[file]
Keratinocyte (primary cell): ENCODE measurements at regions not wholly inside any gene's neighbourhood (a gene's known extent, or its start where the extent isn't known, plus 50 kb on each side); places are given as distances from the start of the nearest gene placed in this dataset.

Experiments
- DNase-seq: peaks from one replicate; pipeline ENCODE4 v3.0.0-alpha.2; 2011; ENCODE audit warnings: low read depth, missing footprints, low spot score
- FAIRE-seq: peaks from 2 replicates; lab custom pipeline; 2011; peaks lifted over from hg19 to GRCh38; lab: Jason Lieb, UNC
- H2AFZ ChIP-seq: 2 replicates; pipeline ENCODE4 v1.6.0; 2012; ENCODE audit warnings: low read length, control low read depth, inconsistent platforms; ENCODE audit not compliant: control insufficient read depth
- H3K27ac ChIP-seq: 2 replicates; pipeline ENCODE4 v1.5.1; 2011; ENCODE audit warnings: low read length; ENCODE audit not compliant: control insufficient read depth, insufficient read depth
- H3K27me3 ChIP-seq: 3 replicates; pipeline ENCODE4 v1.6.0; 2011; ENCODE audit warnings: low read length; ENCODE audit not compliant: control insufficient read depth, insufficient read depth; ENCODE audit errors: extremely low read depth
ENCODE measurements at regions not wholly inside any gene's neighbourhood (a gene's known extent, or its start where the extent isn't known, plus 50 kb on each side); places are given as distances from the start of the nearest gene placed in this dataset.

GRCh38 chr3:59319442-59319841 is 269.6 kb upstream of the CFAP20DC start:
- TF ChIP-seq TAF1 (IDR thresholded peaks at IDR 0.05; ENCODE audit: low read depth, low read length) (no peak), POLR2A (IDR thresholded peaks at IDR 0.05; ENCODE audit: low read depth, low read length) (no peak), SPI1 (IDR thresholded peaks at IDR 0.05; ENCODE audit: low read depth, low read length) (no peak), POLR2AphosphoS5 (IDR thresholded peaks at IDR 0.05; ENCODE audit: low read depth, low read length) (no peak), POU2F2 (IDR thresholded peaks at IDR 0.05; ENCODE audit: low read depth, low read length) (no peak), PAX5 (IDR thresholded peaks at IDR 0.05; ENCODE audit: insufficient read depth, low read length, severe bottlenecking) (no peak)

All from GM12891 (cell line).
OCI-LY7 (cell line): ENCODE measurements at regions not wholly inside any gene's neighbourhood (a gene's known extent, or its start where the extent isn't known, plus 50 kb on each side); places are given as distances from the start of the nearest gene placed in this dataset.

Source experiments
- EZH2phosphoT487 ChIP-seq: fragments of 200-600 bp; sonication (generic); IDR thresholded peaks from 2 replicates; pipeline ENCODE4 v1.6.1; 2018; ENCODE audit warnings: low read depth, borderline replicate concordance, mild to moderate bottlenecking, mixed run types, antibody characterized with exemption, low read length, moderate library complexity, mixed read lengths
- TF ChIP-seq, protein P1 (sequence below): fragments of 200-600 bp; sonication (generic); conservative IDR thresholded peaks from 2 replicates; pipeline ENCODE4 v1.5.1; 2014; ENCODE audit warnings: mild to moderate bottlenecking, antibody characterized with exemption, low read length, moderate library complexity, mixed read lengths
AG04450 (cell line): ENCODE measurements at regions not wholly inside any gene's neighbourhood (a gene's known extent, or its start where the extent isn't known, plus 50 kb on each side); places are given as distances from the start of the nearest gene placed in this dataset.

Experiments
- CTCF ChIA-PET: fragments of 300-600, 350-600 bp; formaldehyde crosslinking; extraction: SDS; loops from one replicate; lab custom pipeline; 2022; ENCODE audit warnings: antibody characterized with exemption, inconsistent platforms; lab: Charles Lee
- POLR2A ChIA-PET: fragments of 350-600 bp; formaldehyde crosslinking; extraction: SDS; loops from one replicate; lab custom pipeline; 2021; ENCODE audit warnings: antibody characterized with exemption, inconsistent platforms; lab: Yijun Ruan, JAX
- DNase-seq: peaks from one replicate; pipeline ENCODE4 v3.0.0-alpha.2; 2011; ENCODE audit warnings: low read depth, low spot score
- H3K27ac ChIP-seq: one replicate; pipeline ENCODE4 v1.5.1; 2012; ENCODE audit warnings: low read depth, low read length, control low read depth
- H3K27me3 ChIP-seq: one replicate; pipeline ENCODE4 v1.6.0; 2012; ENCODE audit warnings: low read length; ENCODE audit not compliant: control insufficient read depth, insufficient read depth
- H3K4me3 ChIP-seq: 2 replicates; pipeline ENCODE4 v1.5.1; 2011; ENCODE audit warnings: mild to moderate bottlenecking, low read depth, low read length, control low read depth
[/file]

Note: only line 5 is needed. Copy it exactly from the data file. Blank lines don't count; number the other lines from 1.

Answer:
- H2AFZ ChIP-seq: 2 replicates; pipeline ENCODE4 v1.6.0; 2012; ENCODE audit warnings: low read length, control low read depth, inconsistent platforms; ENCODE audit not compliant: control insufficient read depth